Director Robert Altman and writer Garrison Keillor join forces with an all-star cast to create a comic backstage fable, "A Prairie Home Companion," about a fictitious radio variety show that has managed to survive in the age of television. Meryl Streep and Lily Tomlin star as the Johnson Sisters, Yolanda and Rhonda, a country duet act that has survived the county-fair circuit, and Lindsay Lohan plays Meryl's daughter, Lola, who gets her big chance to sing on the show and then forgets the words. Kevin Kline is Guy Noir, a private eye down on his luck who works as a backstage doorkeeper, and Woody Harrelson and John C. Reilly are Dusty and Lefty, the Old Trailhands, a singing cowboy act. Add Virginia Madsen as an angel and Tommy Lee Jones as the Axeman and Maya Rudolph as a pregnant stagehand and Keillor in the role of hangdog emcee, and you have a playful story set on a rainy Saturday night in St. Paul, Minnesota, where fans file into the Fitzgerald Theater to see "A Prairie Home Companion,"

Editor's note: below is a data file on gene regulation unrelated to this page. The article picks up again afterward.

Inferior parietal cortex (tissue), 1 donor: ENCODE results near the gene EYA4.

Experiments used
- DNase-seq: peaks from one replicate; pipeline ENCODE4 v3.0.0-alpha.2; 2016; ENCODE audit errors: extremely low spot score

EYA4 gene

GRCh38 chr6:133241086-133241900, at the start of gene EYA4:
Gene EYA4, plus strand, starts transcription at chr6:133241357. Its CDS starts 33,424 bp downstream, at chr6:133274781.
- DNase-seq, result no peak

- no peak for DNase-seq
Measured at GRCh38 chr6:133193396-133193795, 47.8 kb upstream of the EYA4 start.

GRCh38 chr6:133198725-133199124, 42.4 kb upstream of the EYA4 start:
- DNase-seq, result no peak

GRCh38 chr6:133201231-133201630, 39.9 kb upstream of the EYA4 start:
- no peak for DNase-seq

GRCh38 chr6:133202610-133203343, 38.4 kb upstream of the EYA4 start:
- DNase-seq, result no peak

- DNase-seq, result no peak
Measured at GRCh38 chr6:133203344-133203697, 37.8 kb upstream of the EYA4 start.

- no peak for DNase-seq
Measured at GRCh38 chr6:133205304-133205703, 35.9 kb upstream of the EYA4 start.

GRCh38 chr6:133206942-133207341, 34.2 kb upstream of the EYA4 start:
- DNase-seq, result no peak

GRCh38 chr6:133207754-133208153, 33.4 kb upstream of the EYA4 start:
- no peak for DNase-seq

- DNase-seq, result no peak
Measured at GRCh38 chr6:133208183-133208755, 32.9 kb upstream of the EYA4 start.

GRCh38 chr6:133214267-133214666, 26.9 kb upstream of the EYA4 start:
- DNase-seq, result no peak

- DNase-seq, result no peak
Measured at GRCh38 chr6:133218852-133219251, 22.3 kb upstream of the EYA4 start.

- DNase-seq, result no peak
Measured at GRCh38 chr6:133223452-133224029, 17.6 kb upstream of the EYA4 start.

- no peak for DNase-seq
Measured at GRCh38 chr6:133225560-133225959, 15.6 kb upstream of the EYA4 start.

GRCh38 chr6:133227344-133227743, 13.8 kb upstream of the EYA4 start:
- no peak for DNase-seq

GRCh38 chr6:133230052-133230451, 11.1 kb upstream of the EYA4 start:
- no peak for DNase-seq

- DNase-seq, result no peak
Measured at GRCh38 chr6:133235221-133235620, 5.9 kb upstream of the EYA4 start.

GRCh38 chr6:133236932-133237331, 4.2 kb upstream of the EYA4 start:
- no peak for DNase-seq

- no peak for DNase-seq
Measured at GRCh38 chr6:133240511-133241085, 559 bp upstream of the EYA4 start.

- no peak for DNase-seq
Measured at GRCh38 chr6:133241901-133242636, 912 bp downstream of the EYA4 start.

a staple of radio station WLT, not knowing that WLT has been sold to a Texas conglomerate and that tonight's show will be the last.
Shot entirely in the Fitzgerald, except for the opening and closing scenes which take place in a nearby diner, the picture combines Altman's cinematic style and intelligence and love of improvisation and Keillor's songs and storytelling to create a fictional counterpart to the "A Prairie Home Companion" radio show. The film uses the musicians and crew and stage setting of the actual radio show, heard on public radio stations coast to coast for the past quarter-century (and which, in real life, continues to broadcast). The result is a compact tale with a series of extraordinary acting turns, especially Kevin Kline's elegant Keaton-esque detective and Lily Tomlin and Meryl Streep's singing ("Goodbye to My Mama") and their beautiful portrayal of two sisters who talk simultaneously. And Virginia Madsen's serene angel. And Lindsay Lohan's version of "Frankie and Johnny".